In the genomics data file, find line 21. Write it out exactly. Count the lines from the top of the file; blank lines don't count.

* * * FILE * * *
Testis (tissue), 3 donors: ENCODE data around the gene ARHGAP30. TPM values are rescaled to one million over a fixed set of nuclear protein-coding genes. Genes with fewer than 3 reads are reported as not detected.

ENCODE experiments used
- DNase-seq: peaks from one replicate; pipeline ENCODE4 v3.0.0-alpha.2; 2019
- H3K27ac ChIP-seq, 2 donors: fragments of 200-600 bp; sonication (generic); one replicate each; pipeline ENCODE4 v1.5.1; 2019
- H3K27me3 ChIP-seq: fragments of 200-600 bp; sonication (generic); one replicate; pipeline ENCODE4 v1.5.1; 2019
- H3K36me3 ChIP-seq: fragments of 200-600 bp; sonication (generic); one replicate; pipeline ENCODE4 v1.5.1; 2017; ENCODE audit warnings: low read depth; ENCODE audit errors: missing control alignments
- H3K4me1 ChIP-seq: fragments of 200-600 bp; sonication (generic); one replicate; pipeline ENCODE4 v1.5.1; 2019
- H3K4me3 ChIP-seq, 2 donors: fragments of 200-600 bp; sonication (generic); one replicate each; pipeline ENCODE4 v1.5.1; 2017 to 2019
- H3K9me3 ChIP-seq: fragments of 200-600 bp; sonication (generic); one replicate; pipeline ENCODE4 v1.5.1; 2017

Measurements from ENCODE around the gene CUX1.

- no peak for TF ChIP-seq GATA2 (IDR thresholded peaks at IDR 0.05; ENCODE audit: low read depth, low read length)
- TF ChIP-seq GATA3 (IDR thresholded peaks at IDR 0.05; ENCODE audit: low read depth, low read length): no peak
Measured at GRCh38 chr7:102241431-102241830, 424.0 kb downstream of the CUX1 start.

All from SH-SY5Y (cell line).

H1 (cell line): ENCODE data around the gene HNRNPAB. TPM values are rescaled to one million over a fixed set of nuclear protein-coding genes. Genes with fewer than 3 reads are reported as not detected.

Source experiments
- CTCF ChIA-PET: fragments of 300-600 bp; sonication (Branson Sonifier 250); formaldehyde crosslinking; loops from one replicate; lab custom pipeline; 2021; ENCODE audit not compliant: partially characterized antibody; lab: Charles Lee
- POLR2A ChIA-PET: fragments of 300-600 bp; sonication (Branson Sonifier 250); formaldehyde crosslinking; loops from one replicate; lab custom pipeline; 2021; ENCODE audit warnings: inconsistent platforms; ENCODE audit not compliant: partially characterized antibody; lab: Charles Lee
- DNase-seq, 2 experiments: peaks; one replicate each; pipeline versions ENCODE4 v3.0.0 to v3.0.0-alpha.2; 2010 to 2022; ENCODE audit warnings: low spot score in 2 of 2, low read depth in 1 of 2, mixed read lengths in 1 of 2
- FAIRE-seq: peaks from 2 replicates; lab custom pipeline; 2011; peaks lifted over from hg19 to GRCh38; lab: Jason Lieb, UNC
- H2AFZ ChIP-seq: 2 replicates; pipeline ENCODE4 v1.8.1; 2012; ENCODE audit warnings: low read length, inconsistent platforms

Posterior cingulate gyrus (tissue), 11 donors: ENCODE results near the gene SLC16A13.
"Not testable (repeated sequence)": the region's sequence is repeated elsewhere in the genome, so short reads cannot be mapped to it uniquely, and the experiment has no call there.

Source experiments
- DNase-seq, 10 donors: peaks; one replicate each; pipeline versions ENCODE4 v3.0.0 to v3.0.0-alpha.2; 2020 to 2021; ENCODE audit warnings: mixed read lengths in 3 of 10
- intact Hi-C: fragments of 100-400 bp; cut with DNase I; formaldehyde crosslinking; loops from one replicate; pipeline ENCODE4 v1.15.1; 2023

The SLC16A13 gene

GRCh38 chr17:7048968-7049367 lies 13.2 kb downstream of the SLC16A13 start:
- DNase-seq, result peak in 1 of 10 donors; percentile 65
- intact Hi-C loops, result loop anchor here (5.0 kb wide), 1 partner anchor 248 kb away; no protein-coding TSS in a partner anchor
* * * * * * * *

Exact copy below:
- H2AFZ ChIP-seq: 2 replicates; pipeline ENCODE4 v1.8.1; 2012; ENCODE audit warnings: low read length, inconsistent platforms